Picture you’re a farmer in Michigan, fertilizing your crops. The fertilizer contains chemicals like nitrogen and phosphorus. You know the rain that’s scheduled to arrive later tonight will probably cause some runoff, but you’re not too worried. They won’t travel far you think– you live in the Midwest, the nearest ocean is thousands of miles away. The closest body of water is just a dirty old creek down the road.
That night, the rain pours over your crops and the fertilizer chemicals trickle down the rows of crops in a mini stream until they reach the creek. The particles are carried with the current, joined by chemicals from the factory down the road, the pesticides your neighbor uses in their garden, and the sewage from your town, floating downstream until they eventually reach Lake Michigan. Due to a reversal of the Chicago river, the Great Lakes (specifically entry into Lake Michigan), are connected to the Mississippi river. This means that the water and chemicals flowing from your farm, the neighbor’s garden, and the town’s sewage enter the Gulf of Mexico– the drainage system for all major rivers and tributaries in the Midwestern U.S.. These chemicals therefore factor into the increasing eutrophication of the Gulf and thus, the Atlantic ocean.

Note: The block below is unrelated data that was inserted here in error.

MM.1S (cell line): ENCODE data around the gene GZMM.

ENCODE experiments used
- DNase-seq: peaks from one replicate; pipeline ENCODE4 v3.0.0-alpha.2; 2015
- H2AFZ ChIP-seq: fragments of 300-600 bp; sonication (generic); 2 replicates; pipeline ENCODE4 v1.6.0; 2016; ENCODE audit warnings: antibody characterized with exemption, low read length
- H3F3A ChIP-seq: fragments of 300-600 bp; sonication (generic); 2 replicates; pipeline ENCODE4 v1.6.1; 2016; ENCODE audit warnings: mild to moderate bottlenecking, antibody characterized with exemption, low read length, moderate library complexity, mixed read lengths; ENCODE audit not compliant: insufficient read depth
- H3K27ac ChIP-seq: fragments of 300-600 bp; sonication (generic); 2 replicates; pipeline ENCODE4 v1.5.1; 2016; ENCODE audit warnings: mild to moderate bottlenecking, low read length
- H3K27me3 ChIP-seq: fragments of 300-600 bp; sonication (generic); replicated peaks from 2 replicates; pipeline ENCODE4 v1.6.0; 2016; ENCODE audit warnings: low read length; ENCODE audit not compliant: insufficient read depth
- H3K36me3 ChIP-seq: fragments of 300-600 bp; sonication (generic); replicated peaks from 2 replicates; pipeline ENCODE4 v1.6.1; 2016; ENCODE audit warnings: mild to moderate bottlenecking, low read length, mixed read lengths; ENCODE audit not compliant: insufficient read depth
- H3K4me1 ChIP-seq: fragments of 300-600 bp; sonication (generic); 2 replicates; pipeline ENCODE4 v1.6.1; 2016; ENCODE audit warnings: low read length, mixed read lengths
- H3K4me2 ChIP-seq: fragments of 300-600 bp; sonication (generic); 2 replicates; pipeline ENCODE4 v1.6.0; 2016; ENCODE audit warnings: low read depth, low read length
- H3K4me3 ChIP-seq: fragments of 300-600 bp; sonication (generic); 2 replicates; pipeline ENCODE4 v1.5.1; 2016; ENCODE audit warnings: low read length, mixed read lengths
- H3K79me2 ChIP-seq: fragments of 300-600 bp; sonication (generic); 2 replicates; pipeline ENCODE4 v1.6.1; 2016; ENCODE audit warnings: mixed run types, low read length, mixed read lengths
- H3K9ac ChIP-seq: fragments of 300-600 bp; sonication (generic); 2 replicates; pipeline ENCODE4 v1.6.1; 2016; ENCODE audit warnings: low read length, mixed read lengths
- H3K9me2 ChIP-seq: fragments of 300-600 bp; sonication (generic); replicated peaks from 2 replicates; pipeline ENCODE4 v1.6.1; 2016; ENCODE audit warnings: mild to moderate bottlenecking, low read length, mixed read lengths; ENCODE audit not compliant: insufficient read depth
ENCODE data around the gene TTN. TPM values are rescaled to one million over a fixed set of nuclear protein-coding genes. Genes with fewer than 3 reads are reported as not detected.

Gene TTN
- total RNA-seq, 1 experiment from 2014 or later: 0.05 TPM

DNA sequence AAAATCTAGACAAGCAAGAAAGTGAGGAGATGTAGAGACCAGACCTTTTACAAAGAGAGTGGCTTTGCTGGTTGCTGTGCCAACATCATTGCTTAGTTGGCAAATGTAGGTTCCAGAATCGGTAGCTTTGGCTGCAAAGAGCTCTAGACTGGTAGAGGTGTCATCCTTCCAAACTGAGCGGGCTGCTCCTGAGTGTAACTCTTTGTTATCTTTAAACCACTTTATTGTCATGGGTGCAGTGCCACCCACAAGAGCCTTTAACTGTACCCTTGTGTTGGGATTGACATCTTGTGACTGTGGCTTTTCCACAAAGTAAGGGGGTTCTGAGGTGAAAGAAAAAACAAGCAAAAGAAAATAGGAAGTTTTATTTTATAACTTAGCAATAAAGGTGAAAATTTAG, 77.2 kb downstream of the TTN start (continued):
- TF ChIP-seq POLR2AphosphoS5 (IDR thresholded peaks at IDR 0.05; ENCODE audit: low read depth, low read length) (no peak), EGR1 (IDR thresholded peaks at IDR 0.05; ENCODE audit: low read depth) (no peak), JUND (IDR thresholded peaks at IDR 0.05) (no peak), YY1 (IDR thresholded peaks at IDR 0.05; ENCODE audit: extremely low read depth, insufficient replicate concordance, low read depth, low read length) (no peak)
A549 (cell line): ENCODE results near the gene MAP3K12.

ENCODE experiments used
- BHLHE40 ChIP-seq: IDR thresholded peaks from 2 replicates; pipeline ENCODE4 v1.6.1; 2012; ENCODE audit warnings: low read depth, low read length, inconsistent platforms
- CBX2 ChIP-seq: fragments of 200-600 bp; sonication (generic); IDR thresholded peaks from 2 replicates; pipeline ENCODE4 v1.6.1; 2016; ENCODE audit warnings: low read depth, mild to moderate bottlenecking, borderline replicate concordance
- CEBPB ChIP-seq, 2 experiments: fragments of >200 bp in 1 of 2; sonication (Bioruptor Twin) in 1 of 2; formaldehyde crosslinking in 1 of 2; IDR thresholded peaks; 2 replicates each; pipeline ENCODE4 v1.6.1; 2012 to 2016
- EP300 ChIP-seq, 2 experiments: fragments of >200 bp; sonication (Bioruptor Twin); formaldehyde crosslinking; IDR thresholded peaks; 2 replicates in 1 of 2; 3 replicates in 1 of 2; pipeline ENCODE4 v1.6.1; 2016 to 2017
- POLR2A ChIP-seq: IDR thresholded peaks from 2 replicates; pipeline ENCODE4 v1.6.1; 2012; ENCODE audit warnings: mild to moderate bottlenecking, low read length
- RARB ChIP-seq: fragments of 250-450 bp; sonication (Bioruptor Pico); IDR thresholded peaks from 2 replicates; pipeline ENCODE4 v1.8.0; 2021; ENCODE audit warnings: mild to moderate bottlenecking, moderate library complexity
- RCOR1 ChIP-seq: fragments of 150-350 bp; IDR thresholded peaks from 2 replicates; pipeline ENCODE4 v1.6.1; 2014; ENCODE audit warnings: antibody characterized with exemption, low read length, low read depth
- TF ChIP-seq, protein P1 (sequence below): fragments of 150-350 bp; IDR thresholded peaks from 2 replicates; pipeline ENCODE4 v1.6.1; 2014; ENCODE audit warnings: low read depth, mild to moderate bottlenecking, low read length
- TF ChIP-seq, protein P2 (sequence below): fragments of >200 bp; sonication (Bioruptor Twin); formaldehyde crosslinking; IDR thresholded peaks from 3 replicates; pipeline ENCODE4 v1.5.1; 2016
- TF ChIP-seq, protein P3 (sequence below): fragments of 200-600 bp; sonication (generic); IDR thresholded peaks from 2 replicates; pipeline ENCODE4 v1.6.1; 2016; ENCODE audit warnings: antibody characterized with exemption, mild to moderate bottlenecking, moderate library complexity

Fish in the Gulf of Mexico ingest your fertilizer chemicals, the neighbor’s pesticides, and the nutrients from the town’s sewage. Those that don’t die and are caught by fisherman transfer the toxins to unknowing customers at restaurants enjoying their favorite seafood dish. Other organisms on the ocean floor also perish. Vacationers walking along the shoreline are forced to abandon their beach day at the sight of cloudy green water and the smell of decaying algae.